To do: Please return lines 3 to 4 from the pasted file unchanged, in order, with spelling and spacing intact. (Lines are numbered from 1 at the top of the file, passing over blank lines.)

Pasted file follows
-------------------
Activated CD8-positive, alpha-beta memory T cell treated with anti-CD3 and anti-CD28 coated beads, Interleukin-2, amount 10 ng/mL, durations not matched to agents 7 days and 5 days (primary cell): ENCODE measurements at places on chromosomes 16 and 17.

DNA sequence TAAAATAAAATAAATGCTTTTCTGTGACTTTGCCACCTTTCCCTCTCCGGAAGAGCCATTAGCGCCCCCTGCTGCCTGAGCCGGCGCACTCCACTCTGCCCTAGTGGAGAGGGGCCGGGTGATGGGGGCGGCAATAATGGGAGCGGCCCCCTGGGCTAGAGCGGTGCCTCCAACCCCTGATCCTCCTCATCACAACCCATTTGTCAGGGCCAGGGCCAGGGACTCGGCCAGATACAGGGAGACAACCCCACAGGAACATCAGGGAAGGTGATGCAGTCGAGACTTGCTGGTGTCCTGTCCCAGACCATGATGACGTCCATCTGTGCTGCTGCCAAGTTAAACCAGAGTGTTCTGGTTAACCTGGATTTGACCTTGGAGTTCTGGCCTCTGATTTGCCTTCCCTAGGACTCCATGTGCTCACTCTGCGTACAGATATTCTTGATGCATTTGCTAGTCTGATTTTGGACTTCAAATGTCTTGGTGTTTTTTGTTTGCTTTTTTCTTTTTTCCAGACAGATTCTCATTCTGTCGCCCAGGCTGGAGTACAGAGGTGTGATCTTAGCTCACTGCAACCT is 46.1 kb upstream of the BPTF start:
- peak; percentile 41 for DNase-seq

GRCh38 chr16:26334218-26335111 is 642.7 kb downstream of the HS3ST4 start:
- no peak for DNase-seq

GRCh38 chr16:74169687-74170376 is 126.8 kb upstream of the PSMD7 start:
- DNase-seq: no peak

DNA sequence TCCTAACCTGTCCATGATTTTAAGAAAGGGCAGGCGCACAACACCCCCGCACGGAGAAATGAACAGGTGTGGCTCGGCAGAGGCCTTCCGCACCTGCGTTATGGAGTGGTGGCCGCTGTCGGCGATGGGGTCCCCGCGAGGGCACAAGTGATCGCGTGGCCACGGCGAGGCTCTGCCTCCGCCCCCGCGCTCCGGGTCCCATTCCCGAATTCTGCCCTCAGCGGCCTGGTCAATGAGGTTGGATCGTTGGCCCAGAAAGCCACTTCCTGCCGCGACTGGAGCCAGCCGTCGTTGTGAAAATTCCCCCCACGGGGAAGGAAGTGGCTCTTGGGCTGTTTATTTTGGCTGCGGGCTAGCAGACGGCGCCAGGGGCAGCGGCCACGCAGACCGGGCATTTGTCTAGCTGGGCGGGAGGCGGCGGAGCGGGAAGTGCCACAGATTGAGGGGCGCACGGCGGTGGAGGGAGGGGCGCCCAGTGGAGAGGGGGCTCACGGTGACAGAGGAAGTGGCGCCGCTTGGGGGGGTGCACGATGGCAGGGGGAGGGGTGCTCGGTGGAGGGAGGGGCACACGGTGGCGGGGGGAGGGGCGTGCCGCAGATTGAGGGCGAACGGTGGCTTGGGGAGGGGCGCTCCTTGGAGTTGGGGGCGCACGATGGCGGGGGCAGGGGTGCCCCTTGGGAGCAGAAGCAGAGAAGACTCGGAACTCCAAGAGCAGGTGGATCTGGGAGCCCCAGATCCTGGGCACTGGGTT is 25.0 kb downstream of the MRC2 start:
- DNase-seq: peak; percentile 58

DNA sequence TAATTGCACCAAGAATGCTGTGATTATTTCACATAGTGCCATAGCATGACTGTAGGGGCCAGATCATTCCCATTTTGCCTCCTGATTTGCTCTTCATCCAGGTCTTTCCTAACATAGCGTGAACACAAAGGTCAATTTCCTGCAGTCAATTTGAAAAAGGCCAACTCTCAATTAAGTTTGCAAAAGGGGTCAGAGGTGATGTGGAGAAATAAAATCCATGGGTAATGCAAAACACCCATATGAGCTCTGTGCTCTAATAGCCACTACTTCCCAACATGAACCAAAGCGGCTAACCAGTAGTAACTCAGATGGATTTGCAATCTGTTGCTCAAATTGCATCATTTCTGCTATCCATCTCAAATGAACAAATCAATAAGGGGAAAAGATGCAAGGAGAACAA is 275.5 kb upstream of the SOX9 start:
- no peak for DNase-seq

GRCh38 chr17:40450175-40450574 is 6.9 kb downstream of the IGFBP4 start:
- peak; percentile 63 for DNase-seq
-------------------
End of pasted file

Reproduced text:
- peak; percentile 41 for DNase-seq

GRCh38 chr16:26334218-26335111 is 642.7 kb downstream of the HS3ST4 start: